Summer 2019 - HIST 455W D100

Race in the Americas (4)

Class Number: 5029

Delivery Method: In Person


  • Course Times + Location:

    We 1:30 PM – 5:20 PM
    AQ 5017, Burnaby

  • Instructor:

    Jennifer Spear
    1 778 782-8435
    Office: AQ 6018
  • Prerequisites:

    45 units including nine units of lower division history.



An examination of the role of racial thinking in the history of the Americas, from the era of the Conquest to the present day. Topics may include African and Indigenous slavery, the development of scientific racism in the 18th and 19th centuries, and the persistence of racism in the present day. Students with credit for HIST 455 may not take this course for further credit. Writing.


Understanding race in the age of Trump

"Physical variations in the human species have no meaning except the social ones that humans put on them." – American Anthropological Association, Statement on Race (1998)

Race, as we know it, is a historical construction that first emerged during the early modern era as Europeans were increasingly involved in trans-Atlantic ventures that depended on the exploitation of African and Indigenous peoples. As Europeans throughout the Americas hungered for Indigenous lands and African labor, they transformed their ethnocentric notions of cultural difference into ideas of immutable, inheritable, racial difference in ways that dramatically shaped the development of European colonies in the Americas and the nation states that would emerge from those colonies. This course will focus on one of those nation states, the United States, focusing on the establishment and long lasting legacies of racism, nativism, and white supremacy that continue to resound in the political, social, and cultural worlds of the present-day United States.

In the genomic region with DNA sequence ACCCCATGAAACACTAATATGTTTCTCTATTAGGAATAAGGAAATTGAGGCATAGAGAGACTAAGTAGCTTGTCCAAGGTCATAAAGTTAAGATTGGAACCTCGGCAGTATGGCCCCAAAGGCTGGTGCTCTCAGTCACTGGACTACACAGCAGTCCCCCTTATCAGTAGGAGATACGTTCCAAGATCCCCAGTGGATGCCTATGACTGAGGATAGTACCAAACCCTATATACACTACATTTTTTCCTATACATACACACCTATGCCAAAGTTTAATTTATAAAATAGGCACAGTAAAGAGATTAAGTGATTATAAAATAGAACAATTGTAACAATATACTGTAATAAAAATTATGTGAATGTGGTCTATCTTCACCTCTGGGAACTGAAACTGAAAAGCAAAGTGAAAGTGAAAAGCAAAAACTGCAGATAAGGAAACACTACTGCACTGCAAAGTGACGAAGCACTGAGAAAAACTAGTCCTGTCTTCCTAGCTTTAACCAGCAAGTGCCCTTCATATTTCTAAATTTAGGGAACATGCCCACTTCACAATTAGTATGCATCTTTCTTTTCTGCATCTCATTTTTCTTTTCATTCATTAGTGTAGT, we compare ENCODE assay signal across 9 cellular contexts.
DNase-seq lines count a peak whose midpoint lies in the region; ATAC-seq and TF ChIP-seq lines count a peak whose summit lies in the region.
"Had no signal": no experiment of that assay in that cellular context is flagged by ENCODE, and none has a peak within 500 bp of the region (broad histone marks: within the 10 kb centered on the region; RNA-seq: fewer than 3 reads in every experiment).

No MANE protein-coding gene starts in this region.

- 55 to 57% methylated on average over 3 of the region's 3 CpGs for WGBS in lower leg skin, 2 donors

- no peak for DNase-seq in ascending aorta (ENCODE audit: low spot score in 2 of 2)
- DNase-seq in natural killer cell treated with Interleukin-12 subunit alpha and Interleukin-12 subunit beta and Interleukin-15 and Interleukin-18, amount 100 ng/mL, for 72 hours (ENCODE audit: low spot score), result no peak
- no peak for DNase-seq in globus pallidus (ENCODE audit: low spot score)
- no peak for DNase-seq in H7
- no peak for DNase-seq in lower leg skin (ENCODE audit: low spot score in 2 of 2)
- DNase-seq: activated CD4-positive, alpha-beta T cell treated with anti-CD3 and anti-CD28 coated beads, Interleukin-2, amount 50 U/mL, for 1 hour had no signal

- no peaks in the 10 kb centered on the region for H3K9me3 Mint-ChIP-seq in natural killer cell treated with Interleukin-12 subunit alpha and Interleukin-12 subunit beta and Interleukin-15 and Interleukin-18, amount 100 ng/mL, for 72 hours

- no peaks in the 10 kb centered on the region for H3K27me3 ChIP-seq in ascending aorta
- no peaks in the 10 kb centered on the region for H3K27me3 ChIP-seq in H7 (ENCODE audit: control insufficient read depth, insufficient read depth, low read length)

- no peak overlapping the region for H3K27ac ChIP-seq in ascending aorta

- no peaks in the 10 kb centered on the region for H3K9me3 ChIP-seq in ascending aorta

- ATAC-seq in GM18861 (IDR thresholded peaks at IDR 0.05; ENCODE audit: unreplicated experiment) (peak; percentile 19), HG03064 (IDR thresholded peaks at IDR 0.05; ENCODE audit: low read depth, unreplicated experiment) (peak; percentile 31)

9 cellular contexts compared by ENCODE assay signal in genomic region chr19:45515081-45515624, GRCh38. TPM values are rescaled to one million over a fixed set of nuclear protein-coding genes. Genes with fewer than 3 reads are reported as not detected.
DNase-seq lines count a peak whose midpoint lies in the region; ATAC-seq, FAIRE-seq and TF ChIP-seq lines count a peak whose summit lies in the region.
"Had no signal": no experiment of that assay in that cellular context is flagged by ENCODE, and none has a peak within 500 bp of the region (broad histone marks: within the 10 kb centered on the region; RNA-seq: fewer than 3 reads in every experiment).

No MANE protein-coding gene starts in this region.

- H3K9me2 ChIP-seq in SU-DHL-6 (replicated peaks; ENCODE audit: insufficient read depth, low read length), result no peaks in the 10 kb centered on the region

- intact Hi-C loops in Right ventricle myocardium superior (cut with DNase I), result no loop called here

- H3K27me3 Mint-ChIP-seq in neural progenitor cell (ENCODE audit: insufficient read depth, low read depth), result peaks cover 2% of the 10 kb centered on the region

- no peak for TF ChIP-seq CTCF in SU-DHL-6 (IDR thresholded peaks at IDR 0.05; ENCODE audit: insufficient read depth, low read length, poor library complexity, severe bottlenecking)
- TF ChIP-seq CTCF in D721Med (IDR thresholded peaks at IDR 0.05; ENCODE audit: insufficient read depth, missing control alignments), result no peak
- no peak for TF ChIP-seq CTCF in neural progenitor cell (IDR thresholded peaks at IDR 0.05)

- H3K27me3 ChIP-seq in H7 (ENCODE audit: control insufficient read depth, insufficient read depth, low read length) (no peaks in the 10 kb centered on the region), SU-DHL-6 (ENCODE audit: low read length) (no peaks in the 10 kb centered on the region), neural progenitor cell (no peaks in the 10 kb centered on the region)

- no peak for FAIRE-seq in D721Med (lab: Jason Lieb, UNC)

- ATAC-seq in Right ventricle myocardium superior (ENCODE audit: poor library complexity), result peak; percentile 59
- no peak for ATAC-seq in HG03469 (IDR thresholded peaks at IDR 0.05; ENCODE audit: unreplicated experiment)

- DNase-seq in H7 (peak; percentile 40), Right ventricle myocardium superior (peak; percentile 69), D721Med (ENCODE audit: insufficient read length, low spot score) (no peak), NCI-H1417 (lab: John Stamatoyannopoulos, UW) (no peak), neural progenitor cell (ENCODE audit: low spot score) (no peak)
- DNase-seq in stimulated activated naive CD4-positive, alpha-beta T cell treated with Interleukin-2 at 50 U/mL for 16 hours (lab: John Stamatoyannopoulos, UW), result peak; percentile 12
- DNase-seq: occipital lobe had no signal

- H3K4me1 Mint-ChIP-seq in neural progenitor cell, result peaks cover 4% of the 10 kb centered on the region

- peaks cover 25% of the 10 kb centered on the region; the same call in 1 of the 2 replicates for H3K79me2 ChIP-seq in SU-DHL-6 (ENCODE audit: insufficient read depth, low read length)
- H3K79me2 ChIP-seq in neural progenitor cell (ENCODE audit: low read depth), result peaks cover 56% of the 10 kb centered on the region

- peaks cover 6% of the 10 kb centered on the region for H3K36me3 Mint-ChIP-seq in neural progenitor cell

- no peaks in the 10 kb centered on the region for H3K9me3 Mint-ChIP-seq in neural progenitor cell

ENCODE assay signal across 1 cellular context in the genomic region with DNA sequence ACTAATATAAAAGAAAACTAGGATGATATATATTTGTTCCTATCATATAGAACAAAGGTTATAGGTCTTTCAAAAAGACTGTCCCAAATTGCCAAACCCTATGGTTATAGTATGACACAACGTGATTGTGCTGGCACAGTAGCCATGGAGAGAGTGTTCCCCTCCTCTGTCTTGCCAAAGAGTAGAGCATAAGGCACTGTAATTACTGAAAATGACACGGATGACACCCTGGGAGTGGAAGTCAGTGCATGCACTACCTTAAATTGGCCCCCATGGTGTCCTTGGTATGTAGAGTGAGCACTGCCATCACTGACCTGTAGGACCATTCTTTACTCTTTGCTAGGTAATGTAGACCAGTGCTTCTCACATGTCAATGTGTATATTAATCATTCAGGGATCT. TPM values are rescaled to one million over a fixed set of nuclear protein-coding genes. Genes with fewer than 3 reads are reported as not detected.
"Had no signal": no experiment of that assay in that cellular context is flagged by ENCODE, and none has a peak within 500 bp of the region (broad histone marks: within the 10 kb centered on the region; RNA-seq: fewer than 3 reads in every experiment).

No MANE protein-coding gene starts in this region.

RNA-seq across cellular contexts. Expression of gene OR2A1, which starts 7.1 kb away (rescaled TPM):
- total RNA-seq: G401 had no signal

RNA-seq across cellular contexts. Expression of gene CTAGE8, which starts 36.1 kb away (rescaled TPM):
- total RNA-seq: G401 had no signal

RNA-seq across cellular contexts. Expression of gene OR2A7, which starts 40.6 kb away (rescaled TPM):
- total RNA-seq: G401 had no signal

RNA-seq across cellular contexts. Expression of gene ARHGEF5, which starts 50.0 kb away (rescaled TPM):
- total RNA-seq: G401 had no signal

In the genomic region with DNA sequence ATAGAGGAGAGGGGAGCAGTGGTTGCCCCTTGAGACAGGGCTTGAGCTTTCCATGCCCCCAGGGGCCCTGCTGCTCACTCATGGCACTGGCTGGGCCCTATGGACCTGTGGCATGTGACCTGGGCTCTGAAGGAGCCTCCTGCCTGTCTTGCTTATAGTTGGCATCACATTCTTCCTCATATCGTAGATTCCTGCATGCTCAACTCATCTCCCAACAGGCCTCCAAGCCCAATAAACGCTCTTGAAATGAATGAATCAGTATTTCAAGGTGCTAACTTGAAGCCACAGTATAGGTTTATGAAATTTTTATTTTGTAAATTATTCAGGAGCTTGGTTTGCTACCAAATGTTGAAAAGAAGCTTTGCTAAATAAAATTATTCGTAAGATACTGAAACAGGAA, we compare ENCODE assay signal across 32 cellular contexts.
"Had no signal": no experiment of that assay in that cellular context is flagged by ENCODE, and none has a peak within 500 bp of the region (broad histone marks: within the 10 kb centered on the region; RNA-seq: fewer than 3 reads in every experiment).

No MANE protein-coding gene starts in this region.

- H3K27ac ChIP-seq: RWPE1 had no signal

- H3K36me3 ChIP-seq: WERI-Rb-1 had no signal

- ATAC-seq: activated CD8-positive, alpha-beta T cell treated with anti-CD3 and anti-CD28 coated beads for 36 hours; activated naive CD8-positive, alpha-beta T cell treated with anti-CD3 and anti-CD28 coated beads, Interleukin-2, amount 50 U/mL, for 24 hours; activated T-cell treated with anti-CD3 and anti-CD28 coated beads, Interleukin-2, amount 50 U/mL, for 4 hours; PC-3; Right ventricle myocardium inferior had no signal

The assignments are geared towards helping you improve your skills in identifying and evaluating evidence and arguments in historical writing; interpreting primary documents; and writing argument-driven, evidence-based papers.


  • Participation 15%
  • Weekly in-class primary source analyses 15%
  • Response to Between the World and Me 20%
  • Term Paper (including proposal, draft, participation in peer review, and revised version) 50%



Anderson, Carol. White Rage: The Unspoken Truth of Our Racial Divide. Bloomsbury USA, 2017.

Coates, Ta-Nehisi. Between the World and Me. Spiegel & Grau, 2015.  

Kruse, Kevin Michael. White Flight: Atlanta and the Making of Modern Conservatism. Princeton University Press, 2005.  

Maynard, Robyn. Policing Black Lives: State Violence in Canada from Slavery to the Present. Fernwood Publishing, 2017.  

Roediger, David R. How Race Survived U.S. History: From Settlement and Slavery to the Obama Phenomenon. Verso, 2008.  

TallBear, Kimberly. Native American DNA: Tribal Belonging and the False Promise of Genetic Science. University of Minnesota Press, 2013.  

Registrar Notes:

SFU’s Academic Integrity web site is filled with information on what is meant by academic dishonesty, where you can find resources to help with your studies and the consequences of cheating.  Check out the site for more information and videos that help explain the issues in plain English.

Each student is responsible for his or her conduct as it affects the University community.  Academic dishonesty, in whatever form, is ultimately destructive of the values of the University. Furthermore, it is unfair and discouraging to the majority of students who pursue their studies honestly. Scholarly integrity is required of all members of the University.